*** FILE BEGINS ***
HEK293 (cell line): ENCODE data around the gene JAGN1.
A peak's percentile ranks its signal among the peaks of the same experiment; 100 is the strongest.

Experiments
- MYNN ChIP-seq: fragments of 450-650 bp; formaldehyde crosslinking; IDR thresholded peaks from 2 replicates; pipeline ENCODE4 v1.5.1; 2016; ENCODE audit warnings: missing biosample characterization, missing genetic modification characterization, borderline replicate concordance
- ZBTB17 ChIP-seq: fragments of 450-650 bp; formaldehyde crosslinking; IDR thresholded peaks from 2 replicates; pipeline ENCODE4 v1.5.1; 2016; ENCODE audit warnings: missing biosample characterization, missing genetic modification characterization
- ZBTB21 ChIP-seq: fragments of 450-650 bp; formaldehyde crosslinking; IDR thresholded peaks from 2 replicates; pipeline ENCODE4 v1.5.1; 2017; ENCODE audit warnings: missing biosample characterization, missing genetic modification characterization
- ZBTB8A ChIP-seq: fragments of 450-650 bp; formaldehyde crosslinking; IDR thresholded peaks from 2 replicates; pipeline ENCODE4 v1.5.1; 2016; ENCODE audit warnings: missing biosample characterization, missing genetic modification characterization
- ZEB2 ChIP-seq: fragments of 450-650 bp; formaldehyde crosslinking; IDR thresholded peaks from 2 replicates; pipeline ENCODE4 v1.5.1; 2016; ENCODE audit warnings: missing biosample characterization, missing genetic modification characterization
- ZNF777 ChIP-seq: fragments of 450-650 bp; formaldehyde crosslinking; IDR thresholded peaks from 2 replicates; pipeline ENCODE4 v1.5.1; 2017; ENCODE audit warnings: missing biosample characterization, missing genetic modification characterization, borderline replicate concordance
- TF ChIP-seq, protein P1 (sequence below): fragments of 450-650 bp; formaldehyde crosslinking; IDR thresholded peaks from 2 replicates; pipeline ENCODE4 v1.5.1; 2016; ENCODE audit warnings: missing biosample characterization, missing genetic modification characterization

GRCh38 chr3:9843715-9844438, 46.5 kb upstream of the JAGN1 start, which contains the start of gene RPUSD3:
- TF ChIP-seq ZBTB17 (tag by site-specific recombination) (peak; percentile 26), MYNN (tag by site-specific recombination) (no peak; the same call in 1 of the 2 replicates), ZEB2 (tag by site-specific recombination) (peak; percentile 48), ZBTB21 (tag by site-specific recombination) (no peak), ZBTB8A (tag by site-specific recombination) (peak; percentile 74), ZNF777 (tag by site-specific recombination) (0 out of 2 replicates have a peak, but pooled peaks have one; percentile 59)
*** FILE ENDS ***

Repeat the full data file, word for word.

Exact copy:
HEK293 (cell line): ENCODE data around the gene JAGN1.
A peak's percentile ranks its signal among the peaks of the same experiment; 100 is the strongest.

Experiments
- MYNN ChIP-seq: fragments of 450-650 bp; formaldehyde crosslinking; IDR thresholded peaks from 2 replicates; pipeline ENCODE4 v1.5.1; 2016; ENCODE audit warnings: missing biosample characterization, missing genetic modification characterization, borderline replicate concordance
- ZBTB17 ChIP-seq: fragments of 450-650 bp; formaldehyde crosslinking; IDR thresholded peaks from 2 replicates; pipeline ENCODE4 v1.5.1; 2016; ENCODE audit warnings: missing biosample characterization, missing genetic modification characterization
- ZBTB21 ChIP-seq: fragments of 450-650 bp; formaldehyde crosslinking; IDR thresholded peaks from 2 replicates; pipeline ENCODE4 v1.5.1; 2017; ENCODE audit warnings: missing biosample characterization, missing genetic modification characterization
- ZBTB8A ChIP-seq: fragments of 450-650 bp; formaldehyde crosslinking; IDR thresholded peaks from 2 replicates; pipeline ENCODE4 v1.5.1; 2016; ENCODE audit warnings: missing biosample characterization, missing genetic modification characterization
- ZEB2 ChIP-seq: fragments of 450-650 bp; formaldehyde crosslinking; IDR thresholded peaks from 2 replicates; pipeline ENCODE4 v1.5.1; 2016; ENCODE audit warnings: missing biosample characterization, missing genetic modification characterization
- ZNF777 ChIP-seq: fragments of 450-650 bp; formaldehyde crosslinking; IDR thresholded peaks from 2 replicates; pipeline ENCODE4 v1.5.1; 2017; ENCODE audit warnings: missing biosample characterization, missing genetic modification characterization, borderline replicate concordance
- TF ChIP-seq, protein P1 (sequence below): fragments of 450-650 bp; formaldehyde crosslinking; IDR thresholded peaks from 2 replicates; pipeline ENCODE4 v1.5.1; 2016; ENCODE audit warnings: missing biosample characterization, missing genetic modification characterization

GRCh38 chr3:9843715-9844438, 46.5 kb upstream of the JAGN1 start, which contains the start of gene RPUSD3:
- TF ChIP-seq ZBTB17 (tag by site-specific recombination) (peak; percentile 26), MYNN (tag by site-specific recombination) (no peak; the same call in 1 of the 2 replicates), ZEB2 (tag by site-specific recombination) (peak; percentile 48), ZBTB21 (tag by site-specific recombination) (no peak), ZBTB8A (tag by site-specific recombination) (peak; percentile 74), ZNF777 (tag by site-specific recombination) (0 out of 2 replicates have a peak, but pooled peaks have one; percentile 59)